Cottages Dorchester by Mortimer Menpes, R.I.. Watercolor. Source: The Thames, Facing 48. Text and formatting by George P. Landow. [You may use this image without prior permission for any scholarly or educational purpose as long as you (1) credit the University of Toronto and the Internet Archive and (2) link your document to this URL in a web document or cite it in a print one.]
Dorchester, with its cornfields and trees, its vegetable gardens, and its old houses bowed this way and that, is a very unsophisticated little place. The deep quiet of its village street, where the cottages glow all hues in the sunlight, from deep red ochre to egg-colour, brooded over by the long-backed abbey church, is a rest-cure in itself. The great yew trees, the pretty lych-gate, the old wooden porch, are all just what one would expect to find. Dorchester is not on the Thames, yet belongs to it certainly, for the Thame, which combines with the Isis to form the Thames, flows past it. As its name proclaims, Dorchester was once a Roman camp. Numerous Roman coins have been found in the neighbourhood, and a Roman altar. It was also the seat of one of the first and largest bishoprics in England. [49-50]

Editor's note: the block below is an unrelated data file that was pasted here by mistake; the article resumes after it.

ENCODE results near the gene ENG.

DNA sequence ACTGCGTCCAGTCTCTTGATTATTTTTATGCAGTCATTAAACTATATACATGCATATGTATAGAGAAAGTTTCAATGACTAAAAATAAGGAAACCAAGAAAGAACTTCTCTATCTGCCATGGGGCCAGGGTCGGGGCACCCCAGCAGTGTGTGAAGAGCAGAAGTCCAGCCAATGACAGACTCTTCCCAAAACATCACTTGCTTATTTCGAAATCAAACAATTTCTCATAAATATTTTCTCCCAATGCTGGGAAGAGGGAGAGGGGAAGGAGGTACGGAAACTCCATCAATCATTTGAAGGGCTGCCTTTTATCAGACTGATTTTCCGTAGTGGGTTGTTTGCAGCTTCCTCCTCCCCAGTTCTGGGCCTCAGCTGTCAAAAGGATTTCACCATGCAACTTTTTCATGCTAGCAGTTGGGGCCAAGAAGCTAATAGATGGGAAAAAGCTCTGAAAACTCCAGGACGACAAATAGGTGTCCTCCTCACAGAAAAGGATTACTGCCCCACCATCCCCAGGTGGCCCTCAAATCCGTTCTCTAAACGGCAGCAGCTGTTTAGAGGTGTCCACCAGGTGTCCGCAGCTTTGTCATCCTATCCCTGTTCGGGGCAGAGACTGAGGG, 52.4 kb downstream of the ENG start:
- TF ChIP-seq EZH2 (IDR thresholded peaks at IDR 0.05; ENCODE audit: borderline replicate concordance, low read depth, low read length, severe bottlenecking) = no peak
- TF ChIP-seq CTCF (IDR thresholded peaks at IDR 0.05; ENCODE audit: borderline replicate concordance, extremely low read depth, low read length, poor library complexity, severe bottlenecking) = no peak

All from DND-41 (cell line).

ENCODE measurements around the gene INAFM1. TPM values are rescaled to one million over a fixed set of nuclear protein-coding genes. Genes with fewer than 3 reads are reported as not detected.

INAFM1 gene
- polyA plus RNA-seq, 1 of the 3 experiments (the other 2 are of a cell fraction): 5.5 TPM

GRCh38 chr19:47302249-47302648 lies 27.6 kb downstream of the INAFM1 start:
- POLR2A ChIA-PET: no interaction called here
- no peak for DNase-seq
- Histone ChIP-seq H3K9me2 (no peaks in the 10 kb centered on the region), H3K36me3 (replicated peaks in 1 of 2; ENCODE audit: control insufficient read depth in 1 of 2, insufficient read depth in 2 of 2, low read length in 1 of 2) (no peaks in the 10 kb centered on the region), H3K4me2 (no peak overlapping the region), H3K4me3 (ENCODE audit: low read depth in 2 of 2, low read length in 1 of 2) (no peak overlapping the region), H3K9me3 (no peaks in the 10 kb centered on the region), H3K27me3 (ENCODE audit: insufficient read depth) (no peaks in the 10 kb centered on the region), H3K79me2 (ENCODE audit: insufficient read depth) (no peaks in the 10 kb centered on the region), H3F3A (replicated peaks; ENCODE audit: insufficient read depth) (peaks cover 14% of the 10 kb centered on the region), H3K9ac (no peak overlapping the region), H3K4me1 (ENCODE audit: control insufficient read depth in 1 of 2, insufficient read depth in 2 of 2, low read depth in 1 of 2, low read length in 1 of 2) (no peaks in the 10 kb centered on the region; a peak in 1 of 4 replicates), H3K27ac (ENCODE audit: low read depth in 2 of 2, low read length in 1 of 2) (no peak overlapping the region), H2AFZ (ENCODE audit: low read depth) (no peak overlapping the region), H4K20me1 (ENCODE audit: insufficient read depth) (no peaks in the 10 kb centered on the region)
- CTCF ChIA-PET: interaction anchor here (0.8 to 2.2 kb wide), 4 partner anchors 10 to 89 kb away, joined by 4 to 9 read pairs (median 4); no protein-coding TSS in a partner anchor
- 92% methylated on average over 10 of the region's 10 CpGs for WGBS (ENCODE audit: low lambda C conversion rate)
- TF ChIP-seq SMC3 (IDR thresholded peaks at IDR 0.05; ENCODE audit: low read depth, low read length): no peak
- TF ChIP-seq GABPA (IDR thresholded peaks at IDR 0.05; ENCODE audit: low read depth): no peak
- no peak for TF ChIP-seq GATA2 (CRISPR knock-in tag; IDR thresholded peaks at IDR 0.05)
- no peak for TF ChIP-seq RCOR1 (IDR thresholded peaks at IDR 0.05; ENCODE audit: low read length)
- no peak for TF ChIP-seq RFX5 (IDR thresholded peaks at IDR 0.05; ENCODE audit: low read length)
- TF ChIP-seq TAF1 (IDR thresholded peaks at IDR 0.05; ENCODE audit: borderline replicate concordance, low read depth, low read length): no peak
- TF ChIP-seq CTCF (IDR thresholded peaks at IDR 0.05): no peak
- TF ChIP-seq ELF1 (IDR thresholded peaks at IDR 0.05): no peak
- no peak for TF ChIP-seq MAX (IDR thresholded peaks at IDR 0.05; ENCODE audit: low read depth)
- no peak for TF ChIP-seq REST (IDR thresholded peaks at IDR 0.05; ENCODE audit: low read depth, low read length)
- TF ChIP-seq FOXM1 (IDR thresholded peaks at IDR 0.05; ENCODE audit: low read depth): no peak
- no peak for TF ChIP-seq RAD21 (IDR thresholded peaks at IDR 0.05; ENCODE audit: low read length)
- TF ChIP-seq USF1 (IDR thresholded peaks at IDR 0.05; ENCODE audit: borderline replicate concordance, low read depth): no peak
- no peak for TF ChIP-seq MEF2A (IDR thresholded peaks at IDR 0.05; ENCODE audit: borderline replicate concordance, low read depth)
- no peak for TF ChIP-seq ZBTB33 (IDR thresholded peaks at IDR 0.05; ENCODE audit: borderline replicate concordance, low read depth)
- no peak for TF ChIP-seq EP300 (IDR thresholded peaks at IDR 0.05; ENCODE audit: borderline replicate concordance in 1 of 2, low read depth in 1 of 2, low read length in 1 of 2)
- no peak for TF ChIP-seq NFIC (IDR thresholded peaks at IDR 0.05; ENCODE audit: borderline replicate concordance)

Menpes, Mortimer, R.I., and G[eraldine]. E[dith]. Mitton. The Thames. London: A. & C. Black, 1906. Internet Archive version of a copy in the University of Toronto Library. Web. 18 April 2012.